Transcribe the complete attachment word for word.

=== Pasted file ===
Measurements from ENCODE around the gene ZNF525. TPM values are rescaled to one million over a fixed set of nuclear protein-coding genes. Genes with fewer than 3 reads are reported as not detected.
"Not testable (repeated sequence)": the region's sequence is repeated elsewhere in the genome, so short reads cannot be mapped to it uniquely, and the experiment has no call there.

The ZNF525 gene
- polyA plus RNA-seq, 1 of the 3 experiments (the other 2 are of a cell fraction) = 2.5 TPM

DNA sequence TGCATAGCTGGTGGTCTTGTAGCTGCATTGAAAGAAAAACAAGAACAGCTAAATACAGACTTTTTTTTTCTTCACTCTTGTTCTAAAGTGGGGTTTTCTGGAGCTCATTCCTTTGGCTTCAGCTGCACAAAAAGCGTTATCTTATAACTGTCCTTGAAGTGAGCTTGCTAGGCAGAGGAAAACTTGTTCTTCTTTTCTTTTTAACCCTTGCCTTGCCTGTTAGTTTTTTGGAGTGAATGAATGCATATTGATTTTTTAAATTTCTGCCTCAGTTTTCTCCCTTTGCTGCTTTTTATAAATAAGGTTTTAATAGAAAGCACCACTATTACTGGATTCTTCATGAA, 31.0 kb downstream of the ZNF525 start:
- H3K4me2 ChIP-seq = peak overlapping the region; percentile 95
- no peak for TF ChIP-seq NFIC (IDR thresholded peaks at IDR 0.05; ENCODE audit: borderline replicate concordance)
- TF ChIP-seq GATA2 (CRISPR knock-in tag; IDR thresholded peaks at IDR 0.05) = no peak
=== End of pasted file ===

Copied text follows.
Measurements from ENCODE around the gene ZNF525. TPM values are rescaled to one million over a fixed set of nuclear protein-coding genes. Genes with fewer than 3 reads are reported as not detected.
"Not testable (repeated sequence)": the region's sequence is repeated elsewhere in the genome, so short reads cannot be mapped to it uniquely, and the experiment has no call there.

The ZNF525 gene
- polyA plus RNA-seq, 1 of the 3 experiments (the other 2 are of a cell fraction) = 2.5 TPM

DNA sequence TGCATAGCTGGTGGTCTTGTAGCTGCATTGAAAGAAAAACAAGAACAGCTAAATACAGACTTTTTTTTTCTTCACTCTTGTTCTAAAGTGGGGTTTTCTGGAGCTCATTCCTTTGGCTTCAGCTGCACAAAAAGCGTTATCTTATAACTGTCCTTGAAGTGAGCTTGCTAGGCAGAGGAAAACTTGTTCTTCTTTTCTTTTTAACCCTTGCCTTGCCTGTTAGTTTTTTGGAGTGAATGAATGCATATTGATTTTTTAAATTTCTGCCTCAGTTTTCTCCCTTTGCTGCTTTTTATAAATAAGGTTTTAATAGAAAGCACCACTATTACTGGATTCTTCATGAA, 31.0 kb downstream of the ZNF525 start:
- H3K4me2 ChIP-seq = peak overlapping the region; percentile 95
- no peak for TF ChIP-seq NFIC (IDR thresholded peaks at IDR 0.05; ENCODE audit: borderline replicate concordance)
- TF ChIP-seq GATA2 (CRISPR knock-in tag; IDR thresholded peaks at IDR 0.05) = no peak